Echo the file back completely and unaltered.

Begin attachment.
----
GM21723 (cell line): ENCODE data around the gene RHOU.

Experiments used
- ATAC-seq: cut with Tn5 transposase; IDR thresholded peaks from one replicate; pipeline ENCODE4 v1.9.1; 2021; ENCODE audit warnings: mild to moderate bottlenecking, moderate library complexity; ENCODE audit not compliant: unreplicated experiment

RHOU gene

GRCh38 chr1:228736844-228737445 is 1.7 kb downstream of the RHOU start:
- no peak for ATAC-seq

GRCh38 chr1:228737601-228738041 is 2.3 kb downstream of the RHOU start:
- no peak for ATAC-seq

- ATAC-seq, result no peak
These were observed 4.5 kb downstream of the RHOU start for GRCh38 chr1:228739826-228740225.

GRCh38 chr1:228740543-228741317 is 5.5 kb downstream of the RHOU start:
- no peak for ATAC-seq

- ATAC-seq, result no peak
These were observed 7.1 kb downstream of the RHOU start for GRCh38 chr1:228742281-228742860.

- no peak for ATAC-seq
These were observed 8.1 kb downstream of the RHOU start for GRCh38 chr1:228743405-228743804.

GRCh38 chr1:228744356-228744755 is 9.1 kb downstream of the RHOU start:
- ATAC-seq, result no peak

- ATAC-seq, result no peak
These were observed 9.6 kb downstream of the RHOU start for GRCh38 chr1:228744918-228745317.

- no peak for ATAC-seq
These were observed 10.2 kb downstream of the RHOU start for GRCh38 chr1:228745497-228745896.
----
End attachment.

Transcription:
GM21723 (cell line): ENCODE data around the gene RHOU.

Experiments used
- ATAC-seq: cut with Tn5 transposase; IDR thresholded peaks from one replicate; pipeline ENCODE4 v1.9.1; 2021; ENCODE audit warnings: mild to moderate bottlenecking, moderate library complexity; ENCODE audit not compliant: unreplicated experiment

RHOU gene

GRCh38 chr1:228736844-228737445 is 1.7 kb downstream of the RHOU start:
- no peak for ATAC-seq

GRCh38 chr1:228737601-228738041 is 2.3 kb downstream of the RHOU start:
- no peak for ATAC-seq

- ATAC-seq, result no peak
These were observed 4.5 kb downstream of the RHOU start for GRCh38 chr1:228739826-228740225.

GRCh38 chr1:228740543-228741317 is 5.5 kb downstream of the RHOU start:
- no peak for ATAC-seq

- ATAC-seq, result no peak
These were observed 7.1 kb downstream of the RHOU start for GRCh38 chr1:228742281-228742860.

- no peak for ATAC-seq
These were observed 8.1 kb downstream of the RHOU start for GRCh38 chr1:228743405-228743804.

GRCh38 chr1:228744356-228744755 is 9.1 kb downstream of the RHOU start:
- ATAC-seq, result no peak

- ATAC-seq, result no peak
These were observed 9.6 kb downstream of the RHOU start for GRCh38 chr1:228744918-228745317.

- no peak for ATAC-seq
These were observed 10.2 kb downstream of the RHOU start for GRCh38 chr1:228745497-228745896.